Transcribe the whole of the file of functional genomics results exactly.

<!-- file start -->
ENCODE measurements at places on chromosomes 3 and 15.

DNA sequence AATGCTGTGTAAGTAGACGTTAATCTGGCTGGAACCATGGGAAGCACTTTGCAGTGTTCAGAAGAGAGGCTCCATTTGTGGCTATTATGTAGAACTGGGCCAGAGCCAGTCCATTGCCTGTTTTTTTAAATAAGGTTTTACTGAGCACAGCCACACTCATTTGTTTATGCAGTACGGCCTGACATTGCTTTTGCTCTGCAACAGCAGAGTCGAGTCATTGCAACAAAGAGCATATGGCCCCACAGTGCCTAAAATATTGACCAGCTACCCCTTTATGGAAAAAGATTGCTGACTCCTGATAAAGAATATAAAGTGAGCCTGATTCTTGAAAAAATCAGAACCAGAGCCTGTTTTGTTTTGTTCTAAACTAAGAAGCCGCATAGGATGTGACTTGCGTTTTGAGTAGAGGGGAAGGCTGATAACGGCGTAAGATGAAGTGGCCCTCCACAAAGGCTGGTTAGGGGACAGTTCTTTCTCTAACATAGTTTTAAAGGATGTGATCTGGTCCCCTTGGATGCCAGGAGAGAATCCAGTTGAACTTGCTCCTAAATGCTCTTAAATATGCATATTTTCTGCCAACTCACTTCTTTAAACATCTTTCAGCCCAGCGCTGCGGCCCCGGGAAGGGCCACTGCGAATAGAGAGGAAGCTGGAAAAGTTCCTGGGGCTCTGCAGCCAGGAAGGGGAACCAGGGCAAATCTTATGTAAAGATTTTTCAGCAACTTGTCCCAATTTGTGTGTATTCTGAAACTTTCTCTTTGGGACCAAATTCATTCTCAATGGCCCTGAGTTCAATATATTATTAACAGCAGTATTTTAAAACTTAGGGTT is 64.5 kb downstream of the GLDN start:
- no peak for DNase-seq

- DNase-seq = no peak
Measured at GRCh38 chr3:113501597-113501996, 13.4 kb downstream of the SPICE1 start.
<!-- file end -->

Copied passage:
ENCODE measurements at places on chromosomes 3 and 15.

DNA sequence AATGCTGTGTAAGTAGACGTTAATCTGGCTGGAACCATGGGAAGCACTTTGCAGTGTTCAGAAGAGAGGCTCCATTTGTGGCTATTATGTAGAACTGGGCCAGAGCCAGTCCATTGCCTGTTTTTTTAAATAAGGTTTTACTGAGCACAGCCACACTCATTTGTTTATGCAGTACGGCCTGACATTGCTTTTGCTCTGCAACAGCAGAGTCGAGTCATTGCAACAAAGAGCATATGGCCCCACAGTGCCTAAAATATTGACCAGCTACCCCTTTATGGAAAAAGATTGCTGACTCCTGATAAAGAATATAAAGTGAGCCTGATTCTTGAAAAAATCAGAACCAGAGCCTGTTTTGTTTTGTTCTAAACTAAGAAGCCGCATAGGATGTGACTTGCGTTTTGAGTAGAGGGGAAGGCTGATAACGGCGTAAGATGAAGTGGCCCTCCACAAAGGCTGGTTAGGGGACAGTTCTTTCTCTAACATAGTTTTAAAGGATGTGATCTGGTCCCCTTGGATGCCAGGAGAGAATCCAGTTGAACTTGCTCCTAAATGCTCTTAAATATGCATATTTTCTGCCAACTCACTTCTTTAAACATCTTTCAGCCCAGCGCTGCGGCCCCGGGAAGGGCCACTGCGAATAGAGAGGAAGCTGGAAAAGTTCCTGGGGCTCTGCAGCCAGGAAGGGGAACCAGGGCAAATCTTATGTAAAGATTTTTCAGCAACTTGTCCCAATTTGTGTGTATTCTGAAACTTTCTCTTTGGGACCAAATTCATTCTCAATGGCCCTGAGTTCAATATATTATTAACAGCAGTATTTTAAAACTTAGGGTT is 64.5 kb downstream of the GLDN start:
- no peak for DNase-seq

- DNase-seq = no peak
Measured at GRCh38 chr3:113501597-113501996, 13.4 kb downstream of the SPICE1 start.